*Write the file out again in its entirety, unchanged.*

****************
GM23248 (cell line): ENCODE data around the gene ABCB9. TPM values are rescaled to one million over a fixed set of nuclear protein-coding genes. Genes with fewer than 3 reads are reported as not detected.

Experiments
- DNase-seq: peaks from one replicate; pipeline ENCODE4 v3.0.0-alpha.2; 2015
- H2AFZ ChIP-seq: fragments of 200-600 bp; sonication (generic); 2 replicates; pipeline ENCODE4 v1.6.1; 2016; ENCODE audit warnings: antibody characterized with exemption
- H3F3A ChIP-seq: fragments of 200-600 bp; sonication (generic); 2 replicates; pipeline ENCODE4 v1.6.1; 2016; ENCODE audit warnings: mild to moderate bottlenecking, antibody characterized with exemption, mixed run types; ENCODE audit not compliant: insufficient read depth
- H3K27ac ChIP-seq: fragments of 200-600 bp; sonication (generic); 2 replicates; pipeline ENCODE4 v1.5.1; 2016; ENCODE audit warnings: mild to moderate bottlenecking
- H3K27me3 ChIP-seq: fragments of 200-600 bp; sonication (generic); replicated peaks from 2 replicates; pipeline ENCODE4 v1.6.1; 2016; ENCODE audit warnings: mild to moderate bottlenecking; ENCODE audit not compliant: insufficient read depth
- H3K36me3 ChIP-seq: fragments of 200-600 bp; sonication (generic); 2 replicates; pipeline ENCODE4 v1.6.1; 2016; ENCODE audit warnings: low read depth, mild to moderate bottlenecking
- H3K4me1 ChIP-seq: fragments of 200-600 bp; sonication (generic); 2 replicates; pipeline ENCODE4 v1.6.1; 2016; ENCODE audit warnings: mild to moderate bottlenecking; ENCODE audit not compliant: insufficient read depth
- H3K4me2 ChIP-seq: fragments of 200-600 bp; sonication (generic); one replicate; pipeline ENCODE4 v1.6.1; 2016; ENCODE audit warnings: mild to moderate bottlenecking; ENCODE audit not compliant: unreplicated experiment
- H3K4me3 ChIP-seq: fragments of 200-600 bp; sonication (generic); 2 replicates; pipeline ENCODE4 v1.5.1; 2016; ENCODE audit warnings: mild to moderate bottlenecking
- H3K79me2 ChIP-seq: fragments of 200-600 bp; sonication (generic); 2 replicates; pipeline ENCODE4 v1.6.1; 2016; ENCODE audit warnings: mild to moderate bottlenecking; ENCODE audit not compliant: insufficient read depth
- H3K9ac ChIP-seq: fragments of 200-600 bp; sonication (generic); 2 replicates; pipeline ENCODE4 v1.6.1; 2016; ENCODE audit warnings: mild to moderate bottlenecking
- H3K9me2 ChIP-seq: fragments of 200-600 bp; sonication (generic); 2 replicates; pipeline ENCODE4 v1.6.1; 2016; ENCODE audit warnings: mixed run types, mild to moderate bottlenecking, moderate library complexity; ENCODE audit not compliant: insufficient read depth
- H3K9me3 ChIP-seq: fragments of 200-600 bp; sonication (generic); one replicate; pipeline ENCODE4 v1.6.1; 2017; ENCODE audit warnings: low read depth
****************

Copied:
GM23248 (cell line): ENCODE data around the gene ABCB9. TPM values are rescaled to one million over a fixed set of nuclear protein-coding genes. Genes with fewer than 3 reads are reported as not detected.

Experiments
- DNase-seq: peaks from one replicate; pipeline ENCODE4 v3.0.0-alpha.2; 2015
- H2AFZ ChIP-seq: fragments of 200-600 bp; sonication (generic); 2 replicates; pipeline ENCODE4 v1.6.1; 2016; ENCODE audit warnings: antibody characterized with exemption
- H3F3A ChIP-seq: fragments of 200-600 bp; sonication (generic); 2 replicates; pipeline ENCODE4 v1.6.1; 2016; ENCODE audit warnings: mild to moderate bottlenecking, antibody characterized with exemption, mixed run types; ENCODE audit not compliant: insufficient read depth
- H3K27ac ChIP-seq: fragments of 200-600 bp; sonication (generic); 2 replicates; pipeline ENCODE4 v1.5.1; 2016; ENCODE audit warnings: mild to moderate bottlenecking
- H3K27me3 ChIP-seq: fragments of 200-600 bp; sonication (generic); replicated peaks from 2 replicates; pipeline ENCODE4 v1.6.1; 2016; ENCODE audit warnings: mild to moderate bottlenecking; ENCODE audit not compliant: insufficient read depth
- H3K36me3 ChIP-seq: fragments of 200-600 bp; sonication (generic); 2 replicates; pipeline ENCODE4 v1.6.1; 2016; ENCODE audit warnings: low read depth, mild to moderate bottlenecking
- H3K4me1 ChIP-seq: fragments of 200-600 bp; sonication (generic); 2 replicates; pipeline ENCODE4 v1.6.1; 2016; ENCODE audit warnings: mild to moderate bottlenecking; ENCODE audit not compliant: insufficient read depth
- H3K4me2 ChIP-seq: fragments of 200-600 bp; sonication (generic); one replicate; pipeline ENCODE4 v1.6.1; 2016; ENCODE audit warnings: mild to moderate bottlenecking; ENCODE audit not compliant: unreplicated experiment
- H3K4me3 ChIP-seq: fragments of 200-600 bp; sonication (generic); 2 replicates; pipeline ENCODE4 v1.5.1; 2016; ENCODE audit warnings: mild to moderate bottlenecking
- H3K79me2 ChIP-seq: fragments of 200-600 bp; sonication (generic); 2 replicates; pipeline ENCODE4 v1.6.1; 2016; ENCODE audit warnings: mild to moderate bottlenecking; ENCODE audit not compliant: insufficient read depth
- H3K9ac ChIP-seq: fragments of 200-600 bp; sonication (generic); 2 replicates; pipeline ENCODE4 v1.6.1; 2016; ENCODE audit warnings: mild to moderate bottlenecking
- H3K9me2 ChIP-seq: fragments of 200-600 bp; sonication (generic); 2 replicates; pipeline ENCODE4 v1.6.1; 2016; ENCODE audit warnings: mixed run types, mild to moderate bottlenecking, moderate library complexity; ENCODE audit not compliant: insufficient read depth
- H3K9me3 ChIP-seq: fragments of 200-600 bp; sonication (generic); one replicate; pipeline ENCODE4 v1.6.1; 2017; ENCODE audit warnings: low read depth